SO262 Physical Geography

The physical environment influences natural resources, human culture, national security, and military operations. This course examines the basic scientific principles of physical geography, and how location on earth influences climate, landforms, soils, and natural vegetation.  We will study the processes at work, the features created, and their spatial distributions.  We will use satellite imagery and geographical information systems to look at case studies around the world and examine the wide range of natural environments. 

Spring 2019 Policy Statement  Syllabus Project  Text Power Point
(USNA only)
Fall 2018 Syllabus   Quizzes Exam 1 Exam 2
Fall 2013 Syllabus  Objectives  (different book, but very similar content)   Quizzes Exam 1 Exam 2
Fall 2012 Syllabus     Quizzes Exam 1 Exam 2
Spring 2011 Syllabus     Quizzes Exam 1 Exam 2
Fall 2009 Syllabus   Quizzes Exam 1 Exam 2
Spring 2008 Syllabus        Quizzes Exam 1 Exam 2
Spring 2007 Syllabus       Quizzes Exam 1 Exam 2
Fall 2006 Syllabus   Quizzes Exam 1 Exam 2

Respondus Lockdown for exams--not required, but you will have a severe disadvantage without it.

Google Hangouts for EI (we can share screens, and resolve computer issues)

MIOCRODEM download

Day and night on earth:

March 2011 Japan earthquake and tsunami

This course was taught as SO286 (experimental) in fall 2006 and spring 2007.  It was first taught as SO262 in the fall of 2007.  This page contains material from semesters when Professor Guth taught the course; it has been taught almost every semester.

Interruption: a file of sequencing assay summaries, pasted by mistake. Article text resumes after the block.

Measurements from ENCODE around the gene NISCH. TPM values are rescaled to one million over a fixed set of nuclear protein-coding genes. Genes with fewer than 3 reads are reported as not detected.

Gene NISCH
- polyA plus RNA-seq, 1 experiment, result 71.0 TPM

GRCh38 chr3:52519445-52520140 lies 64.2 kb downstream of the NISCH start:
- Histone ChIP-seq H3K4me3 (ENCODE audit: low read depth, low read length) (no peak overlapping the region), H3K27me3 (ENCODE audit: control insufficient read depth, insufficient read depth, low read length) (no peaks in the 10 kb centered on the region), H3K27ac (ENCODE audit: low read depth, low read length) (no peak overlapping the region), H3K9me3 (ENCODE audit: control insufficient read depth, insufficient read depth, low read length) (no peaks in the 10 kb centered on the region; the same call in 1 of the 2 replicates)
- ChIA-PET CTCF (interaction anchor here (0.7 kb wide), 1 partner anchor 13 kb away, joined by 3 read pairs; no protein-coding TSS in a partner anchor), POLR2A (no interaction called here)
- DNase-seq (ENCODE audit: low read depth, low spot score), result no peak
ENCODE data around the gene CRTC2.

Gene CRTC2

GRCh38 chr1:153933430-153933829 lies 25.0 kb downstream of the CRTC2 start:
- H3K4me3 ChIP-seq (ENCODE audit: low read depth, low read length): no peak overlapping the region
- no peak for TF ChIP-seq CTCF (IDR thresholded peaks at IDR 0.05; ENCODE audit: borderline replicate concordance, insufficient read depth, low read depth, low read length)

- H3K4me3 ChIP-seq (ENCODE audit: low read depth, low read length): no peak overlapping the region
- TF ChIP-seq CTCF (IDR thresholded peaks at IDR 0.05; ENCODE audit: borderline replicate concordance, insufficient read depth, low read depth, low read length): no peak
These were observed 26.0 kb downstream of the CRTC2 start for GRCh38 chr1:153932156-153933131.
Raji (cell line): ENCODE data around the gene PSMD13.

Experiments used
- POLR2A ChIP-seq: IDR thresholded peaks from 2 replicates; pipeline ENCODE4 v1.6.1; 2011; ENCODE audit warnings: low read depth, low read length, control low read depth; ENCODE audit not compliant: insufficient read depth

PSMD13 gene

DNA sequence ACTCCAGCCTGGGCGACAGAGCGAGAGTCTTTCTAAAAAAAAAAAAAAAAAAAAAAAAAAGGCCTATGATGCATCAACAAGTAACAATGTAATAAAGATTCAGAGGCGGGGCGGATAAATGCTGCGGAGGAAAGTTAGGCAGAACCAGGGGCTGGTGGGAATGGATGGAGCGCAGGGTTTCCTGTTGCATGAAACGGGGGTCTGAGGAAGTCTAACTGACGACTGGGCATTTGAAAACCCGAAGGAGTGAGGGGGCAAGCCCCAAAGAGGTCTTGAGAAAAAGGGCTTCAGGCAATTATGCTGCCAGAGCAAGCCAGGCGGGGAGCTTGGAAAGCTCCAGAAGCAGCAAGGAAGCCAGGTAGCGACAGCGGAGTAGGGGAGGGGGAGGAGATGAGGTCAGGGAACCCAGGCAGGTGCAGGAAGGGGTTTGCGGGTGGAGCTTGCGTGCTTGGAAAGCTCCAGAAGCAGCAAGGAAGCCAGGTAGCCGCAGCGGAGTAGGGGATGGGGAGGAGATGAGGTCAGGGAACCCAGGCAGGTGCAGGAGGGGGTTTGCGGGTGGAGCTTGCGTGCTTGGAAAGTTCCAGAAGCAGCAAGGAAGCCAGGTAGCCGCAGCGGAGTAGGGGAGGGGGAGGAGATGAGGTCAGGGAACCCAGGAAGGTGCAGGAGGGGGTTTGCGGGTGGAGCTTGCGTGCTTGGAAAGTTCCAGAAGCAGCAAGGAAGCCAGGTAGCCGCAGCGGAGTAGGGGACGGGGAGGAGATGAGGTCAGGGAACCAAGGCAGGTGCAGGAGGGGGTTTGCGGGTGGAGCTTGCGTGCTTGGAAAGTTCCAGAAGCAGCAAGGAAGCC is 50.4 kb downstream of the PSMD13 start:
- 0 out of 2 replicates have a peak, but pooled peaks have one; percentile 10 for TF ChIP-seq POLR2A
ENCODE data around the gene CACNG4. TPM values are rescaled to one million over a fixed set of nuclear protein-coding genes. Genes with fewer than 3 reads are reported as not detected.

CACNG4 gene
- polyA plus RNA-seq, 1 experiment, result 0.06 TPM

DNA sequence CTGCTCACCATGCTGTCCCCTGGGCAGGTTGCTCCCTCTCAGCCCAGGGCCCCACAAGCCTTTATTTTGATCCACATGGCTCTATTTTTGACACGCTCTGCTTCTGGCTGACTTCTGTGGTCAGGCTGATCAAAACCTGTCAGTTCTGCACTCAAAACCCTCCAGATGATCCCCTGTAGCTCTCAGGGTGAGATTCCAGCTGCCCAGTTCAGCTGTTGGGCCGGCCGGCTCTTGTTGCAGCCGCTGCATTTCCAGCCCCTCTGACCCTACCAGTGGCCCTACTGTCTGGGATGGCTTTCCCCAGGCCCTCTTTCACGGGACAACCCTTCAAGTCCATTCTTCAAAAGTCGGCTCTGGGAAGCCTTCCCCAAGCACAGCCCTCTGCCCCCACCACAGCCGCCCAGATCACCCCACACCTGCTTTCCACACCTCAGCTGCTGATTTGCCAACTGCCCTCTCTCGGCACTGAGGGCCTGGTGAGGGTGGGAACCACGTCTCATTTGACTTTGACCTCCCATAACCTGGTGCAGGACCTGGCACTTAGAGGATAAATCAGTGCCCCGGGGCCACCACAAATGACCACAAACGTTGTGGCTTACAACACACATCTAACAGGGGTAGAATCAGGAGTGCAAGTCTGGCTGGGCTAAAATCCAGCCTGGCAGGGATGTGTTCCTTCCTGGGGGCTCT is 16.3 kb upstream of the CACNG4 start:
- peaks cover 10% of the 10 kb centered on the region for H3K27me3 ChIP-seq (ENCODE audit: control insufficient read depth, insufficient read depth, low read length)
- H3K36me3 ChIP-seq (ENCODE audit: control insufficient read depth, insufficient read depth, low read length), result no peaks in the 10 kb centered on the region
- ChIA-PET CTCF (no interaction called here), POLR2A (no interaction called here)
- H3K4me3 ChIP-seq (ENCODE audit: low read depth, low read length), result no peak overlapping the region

Satellite composite image of world.  The latitudinal distribution of climate and land cover clearly shows at this scale, with a belt of brown colored deserts across the Sahara, Saudi Arabia, Iraq, Iran, and on through Mongolia.  A smaller belt occurs in the southern hemisphere, and also in the western part of the Americas.  The dark green tropical rain forest show up in Brazil, equatorial Africa, and Indonesia. 


From NASA 1 km resolution imagery of the world, from the Moderate Resolution Imaging Spectroradiometer, or MODIS.

Classification of the earth surface in 23 categories.  Note that the categories generally follow latitude.  You can also note the effect of mountains, such as the Himalayas.


From Global Land Cover 2000, a 1 km level classification of the earth's surface.

  Global Climate
World topography.  Note the highest mountains in the Himalayas and Andes. After the dominant trends with latitude, most features of the physical world also reflect the control of altitude.


From MEASURED AND ESTIMATED SEAFLOOR TOPOGRAPHY ( Smith, W. H. F., and D. T. Sandwell, 1977, Global seafloor topography from satellite altimetry and ship depth soundings, Science, v. 277, p. 1957-1962.)


NASA Visible Earth

NASA Earth Observatory

Faculty teaching SO262:

Last revision 9/28/2018